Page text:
Archive for inspirational talk

How to get things done… when you live with an auto-immune disorder

As many of you are aware, I was born with debilitating chronic diseases. The last decade or so, these diseases have been fairly active, making normal tasks very challenging. Any given day, I can be saddled with extreme fatigue, terrible gut pain, dizziness or confusion from the medication, and a whole host of other issues that simply make me want to curl in a corner and not move.

Unfortunately, life moves on, and if I don’t at least attempt to move with it, I will be left behind. I want to make my mark on this world, and after 41 years, I’ve come to learn that if I wait until I “feel well” nothing gets done. So then, how do I find the tenacity to push through the pain in order to accomplish the things that I have?

I’ve put together my steps and I hope you will find them helpful, too. These are great steps for anybody, even without disease, but they are helpful for me, especially on days when I’d rather just give up.

But first, I must recognize that I do have a disease. This is my reality. I know I cannot accomplish the same level as able bodied, well people can. And I must be okay with that. Thus, I must be intentional about scheduling rest, or else I will burn out quickly.

And speaking of rest, that’s how I’ll begin.

  1. It starts with the chair. I have an easy chair that is very comfortable. I’ll sit in the chair and I will close my eyes and I’ll take some time to pre-rest. I’ll take slow deep breaths, try and relax, and I might use the occasion to pray.
  2. Next comes the list. Once my mind and my body have come to a calmer place (when you are in pain, there is no such thing as pure calm place), I then start thinking about everything that I need to get completed. I think about client deadlines, work around the house, school lectures I need to prep, etc. I’ll put everything down on a mental list. Sometimes I’ll even write them down on an actual list. Then I make an evaluation of my current physical and mental state. I’ll separate the list by things that must be done by today and things I can get done vs things that I cannot complete today because I’m either too sick, or too mentally fogged to work on them.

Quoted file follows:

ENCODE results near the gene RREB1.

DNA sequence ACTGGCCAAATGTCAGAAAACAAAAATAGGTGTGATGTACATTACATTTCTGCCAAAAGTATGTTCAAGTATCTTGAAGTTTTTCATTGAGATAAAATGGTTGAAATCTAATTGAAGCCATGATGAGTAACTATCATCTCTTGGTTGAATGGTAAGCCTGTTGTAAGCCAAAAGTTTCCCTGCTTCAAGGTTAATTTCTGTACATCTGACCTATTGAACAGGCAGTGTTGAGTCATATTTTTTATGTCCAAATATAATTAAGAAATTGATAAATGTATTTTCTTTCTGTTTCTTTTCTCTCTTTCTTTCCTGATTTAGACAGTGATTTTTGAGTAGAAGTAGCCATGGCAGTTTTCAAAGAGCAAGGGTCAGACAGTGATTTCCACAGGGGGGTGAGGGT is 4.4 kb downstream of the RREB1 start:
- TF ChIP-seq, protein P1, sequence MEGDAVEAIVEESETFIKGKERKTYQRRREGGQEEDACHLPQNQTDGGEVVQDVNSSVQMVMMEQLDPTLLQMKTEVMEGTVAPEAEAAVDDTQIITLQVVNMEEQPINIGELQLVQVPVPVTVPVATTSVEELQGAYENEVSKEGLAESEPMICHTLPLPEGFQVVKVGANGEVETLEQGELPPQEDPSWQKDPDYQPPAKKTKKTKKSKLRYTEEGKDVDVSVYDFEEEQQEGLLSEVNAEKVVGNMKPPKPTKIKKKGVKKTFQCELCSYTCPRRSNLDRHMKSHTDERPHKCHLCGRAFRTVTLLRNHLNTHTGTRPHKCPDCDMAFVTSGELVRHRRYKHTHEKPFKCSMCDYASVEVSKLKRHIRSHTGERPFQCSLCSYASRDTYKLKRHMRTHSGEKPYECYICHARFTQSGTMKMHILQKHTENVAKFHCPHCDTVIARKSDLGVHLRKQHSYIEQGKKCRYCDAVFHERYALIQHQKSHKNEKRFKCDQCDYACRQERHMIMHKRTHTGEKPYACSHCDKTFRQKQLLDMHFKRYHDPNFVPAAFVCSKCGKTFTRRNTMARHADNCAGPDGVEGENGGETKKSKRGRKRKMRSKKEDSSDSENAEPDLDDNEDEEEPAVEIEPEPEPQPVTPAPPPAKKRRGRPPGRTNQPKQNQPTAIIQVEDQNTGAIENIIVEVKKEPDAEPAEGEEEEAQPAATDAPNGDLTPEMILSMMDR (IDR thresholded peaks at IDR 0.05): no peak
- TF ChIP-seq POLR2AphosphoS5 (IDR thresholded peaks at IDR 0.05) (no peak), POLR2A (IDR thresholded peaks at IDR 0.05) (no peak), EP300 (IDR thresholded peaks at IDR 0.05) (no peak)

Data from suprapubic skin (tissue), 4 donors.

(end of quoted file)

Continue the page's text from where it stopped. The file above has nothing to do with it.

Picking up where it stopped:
3. Now comes the choice. After narrowing down the list I select the one item that I feel makes the most sense to work on. It is usually some sort of perfect combination between highest priority and what I can actually physically do.
  4. Visualizing the task. I mentioned extreme fatigue is often one of my symptoms. At the time I make the selection, I often still do not feel like I have the energy to accomplish the task. That’s okay. This next step is very crucial in helping me get my work completed. I close my eyes and I visualize doing the entire activity. First I visualize getting out of the chair. Then I visualize gathering the materials I need, then sitting down and completing the activity, and then, of course clean up. I go through all of it in my mind first, eyes closed, on the easy chair, trying to be as detailed as I can as I imagine myself doing it.
  5. Getting up and doing it. After I finish visualizing it, I’ll take a few more deep breaths, and then I’ll peel myself out of the easy chair and I start doing the things I just visualized doing. Because I feel like I had already just done this activity, the mental strain of the task seems partially resolved, making the physical part of it slightly easier. Now as I go about grabbing my materials, working on the task, cleaning up, etc., it feels more like a familiar rhythm. This helps remove a slight edge from the task, making it just a little bit easier to achieve.
  6. When I finish, I collapse back into my easy chair, but now with a sense of accomplishment, knowing I was able to get something done. This final step is recovery, and depending on how sick I just happen to be on that day, that may take anywhere from a few minutes to several hours. But when recovery is finished, I’ll be ready to go back to the beginning and start the process all over again.

I hope this gives you at least a little insight into my life, and perhaps helps yours. I’ve had several people ask me how I’m able to get things done being as debilitated as I am. I finally was able to sit down and put it all down. Thank you for your support as well. The prayers and well wishes of friends are, no doubt, a powerful motivator.

A Liver Transplant Journey

On March, 30 2017, Benjamin Hummel gave a candid talk about dealing with life long chronic illness, which includes ulcerated colitis and primary sclerosing cholangitis, the two transplants that it resulted and his art journey during that process. This inspirational, and sometimes humorous, talk was presented to the students and faculty of the illustration department at Rocky Mountain College of Art and Design. Below is a video of that talk.